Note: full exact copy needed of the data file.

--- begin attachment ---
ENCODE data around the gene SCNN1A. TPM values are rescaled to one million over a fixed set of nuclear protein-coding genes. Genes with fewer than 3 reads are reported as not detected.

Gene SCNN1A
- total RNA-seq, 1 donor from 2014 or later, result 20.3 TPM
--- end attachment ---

ENCODE data around the gene SCNN1A. TPM values are rescaled to one million over a fixed set of nuclear protein-coding genes. Genes with fewer than 3 reads are reported as not detected.

Gene SCNN1A
- total RNA-seq, 1 donor from 2014 or later, result 20.3 TPM